Livestock keepers will participate in the launch of the Sustainable Livestock Agenda

Livestock keepers, such as this camel milk producer from the Thar Desert, will have a voice in the Sustainable Livestock Agenda (SLA).

Livestock keepers, such as this camel milk producer from the Thar Desert, will have a voice in the Sustainable Livestock Agenda (SLA).

Good news at the start of the New Year! The FAO is fully supporting participation of four livestock keepers ‘ representatives in the “third Multi-Stakeholder Platform meeting” for a Sustainable Livestock Agenda (SLA). This meeting will take place in Nairobi from 22-24th January and you can find more information at www.livestockdialogue.org.

We are elated that livestock keepers are getting due consideration as a separate stakeholder group and look forward to their inputs to the interesting and challenging process ahead!

Just to recap: The rationale of the SLA is the need for “accommodating demand growth for livestock products within the context of a finite natural resource” and the need for a “change in habits and practices from all stakeholders”. The common parameter to focus on is “natural resource use efficiency” –  the rate of conversion of critical natural resources like land, water, nutrients, and energy into livestock products and services, and emission intensity of Green House Gases (GHG).

This sounds good! Our only concern is that certain other angles whose metrics are not that easily grasped don’t get left out of the calculation. Such as biodiversity conservation (both wild biodiversity and domestic animal diversity), animal welfare, nutritional quality of livestock products, and of course rural livelihoods. If we do ignore these angles, then high input and industrial livestock production may come out on top in terms of “natural resource use efficiency”, but if we take a more holistic perspective, then my guess is that pastoralist and other “decentralised” modes of livestock production will certainly win. But lets wait and see!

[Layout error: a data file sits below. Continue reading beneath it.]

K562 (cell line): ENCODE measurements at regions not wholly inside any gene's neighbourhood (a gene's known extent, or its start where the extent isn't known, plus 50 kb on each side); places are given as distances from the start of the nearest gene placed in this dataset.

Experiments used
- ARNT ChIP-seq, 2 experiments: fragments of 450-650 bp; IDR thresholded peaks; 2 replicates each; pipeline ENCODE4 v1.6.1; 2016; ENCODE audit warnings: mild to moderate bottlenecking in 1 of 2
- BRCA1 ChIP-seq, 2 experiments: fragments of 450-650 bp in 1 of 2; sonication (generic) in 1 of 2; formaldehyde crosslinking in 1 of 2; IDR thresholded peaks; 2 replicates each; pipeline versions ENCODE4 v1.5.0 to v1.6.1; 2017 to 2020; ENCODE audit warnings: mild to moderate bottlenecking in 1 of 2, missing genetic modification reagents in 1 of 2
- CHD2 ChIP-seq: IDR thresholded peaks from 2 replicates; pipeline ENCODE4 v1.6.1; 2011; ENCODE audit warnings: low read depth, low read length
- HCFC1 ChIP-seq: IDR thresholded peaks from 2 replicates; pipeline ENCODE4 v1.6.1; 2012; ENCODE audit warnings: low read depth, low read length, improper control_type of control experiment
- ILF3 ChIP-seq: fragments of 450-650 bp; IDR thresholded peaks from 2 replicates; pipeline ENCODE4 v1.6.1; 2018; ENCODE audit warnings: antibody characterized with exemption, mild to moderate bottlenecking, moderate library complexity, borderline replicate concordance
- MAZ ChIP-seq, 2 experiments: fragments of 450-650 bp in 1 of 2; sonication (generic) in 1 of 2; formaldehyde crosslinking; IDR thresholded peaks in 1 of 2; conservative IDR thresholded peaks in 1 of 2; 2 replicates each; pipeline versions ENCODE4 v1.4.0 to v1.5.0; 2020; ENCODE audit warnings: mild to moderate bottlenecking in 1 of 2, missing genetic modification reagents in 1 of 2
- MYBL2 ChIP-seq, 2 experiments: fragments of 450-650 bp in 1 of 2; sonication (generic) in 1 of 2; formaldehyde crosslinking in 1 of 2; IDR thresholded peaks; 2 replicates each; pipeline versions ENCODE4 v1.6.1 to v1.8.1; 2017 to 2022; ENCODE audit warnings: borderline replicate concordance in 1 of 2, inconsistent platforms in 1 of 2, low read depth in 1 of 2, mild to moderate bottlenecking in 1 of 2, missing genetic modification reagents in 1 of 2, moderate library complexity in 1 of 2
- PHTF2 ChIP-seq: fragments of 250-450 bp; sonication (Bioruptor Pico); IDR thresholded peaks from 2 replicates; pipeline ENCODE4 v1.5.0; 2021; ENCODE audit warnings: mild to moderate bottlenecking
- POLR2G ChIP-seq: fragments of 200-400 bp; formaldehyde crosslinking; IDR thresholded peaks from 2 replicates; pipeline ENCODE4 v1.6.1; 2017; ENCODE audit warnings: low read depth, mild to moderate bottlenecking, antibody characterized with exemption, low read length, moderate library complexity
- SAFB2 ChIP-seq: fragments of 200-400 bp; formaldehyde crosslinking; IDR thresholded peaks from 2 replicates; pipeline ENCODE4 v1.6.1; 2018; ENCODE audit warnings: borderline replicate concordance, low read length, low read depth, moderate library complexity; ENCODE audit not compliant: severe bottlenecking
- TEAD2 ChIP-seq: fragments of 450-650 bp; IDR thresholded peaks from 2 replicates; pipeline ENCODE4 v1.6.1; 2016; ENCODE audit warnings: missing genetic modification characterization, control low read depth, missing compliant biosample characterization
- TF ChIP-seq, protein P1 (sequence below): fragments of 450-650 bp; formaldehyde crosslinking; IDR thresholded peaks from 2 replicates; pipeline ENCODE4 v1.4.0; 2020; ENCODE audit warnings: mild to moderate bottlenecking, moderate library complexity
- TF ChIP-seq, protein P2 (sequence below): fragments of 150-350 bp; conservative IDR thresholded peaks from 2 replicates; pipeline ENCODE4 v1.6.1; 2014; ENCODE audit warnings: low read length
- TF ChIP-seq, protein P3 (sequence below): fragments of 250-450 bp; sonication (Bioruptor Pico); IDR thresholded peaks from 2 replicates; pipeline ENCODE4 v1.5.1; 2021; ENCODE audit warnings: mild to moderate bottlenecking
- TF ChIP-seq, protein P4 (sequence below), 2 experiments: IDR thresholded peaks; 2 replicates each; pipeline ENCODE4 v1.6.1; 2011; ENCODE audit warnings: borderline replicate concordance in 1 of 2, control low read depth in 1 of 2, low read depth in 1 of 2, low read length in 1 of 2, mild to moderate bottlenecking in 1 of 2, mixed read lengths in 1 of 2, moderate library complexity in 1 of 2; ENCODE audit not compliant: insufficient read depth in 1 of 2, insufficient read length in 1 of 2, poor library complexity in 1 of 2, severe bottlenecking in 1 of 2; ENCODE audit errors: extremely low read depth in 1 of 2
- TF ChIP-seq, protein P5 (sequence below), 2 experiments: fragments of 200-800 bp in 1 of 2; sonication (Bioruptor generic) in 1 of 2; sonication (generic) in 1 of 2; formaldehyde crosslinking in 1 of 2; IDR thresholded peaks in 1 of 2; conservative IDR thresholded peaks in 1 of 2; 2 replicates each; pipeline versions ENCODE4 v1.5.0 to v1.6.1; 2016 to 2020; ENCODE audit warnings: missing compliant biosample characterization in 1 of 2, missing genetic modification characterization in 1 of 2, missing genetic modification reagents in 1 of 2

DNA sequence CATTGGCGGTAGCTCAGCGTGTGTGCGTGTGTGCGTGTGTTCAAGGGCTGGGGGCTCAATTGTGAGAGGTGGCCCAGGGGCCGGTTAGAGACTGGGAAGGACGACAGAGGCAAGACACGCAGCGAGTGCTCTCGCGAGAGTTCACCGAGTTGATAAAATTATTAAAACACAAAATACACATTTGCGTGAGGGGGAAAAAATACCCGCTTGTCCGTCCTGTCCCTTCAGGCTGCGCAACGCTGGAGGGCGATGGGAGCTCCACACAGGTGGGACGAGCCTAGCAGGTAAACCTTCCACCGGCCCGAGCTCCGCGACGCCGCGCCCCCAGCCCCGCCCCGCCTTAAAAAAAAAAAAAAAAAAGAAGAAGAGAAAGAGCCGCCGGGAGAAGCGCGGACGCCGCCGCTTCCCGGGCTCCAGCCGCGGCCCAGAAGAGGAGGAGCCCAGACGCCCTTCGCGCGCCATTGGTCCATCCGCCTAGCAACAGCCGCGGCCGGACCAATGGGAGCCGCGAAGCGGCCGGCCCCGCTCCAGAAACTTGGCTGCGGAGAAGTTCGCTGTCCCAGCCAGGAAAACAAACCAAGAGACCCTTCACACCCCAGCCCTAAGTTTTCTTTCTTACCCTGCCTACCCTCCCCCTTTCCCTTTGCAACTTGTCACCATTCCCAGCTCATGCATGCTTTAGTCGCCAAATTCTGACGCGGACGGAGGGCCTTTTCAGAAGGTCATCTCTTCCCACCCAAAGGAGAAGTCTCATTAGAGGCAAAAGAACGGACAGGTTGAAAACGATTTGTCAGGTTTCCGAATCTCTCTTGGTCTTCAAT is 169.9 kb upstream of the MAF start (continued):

For the time being, lets be grateful that there is at least one policy relevant process that has taken the lead in letting livestock keepers have a voice. We very much hope that other institutions will follow this example, thereby not only inching closer to adhering the concept of Livestock Keepers’ Rights, but also taking a step towards making their work more relevant and benefitting from a treasure trove of knowledge and experience.

Happy New Year once again!

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About ikrweb

I'm a researcher, writer and activist passionately believing in animal cultures rather than animal industries. Since about 20 years I have been making my home among the Raika, the traditional camel and sheep herders of Rajasthan in India, and observed how their life has been changing... how economic development, forest policies, population growth and other factors are impacting their traditional way of life. With the help of my colleagues from Lokhit Pashu-Palak Sansthan (www.lpps.org) and League for Pastoral Peoples and Endogenous Livestock Development (www.pastoralpeoples.org) I have been trying to support them in their struggle for cultural and economic survival. On this blog I would like to chronicle some of these efforts.
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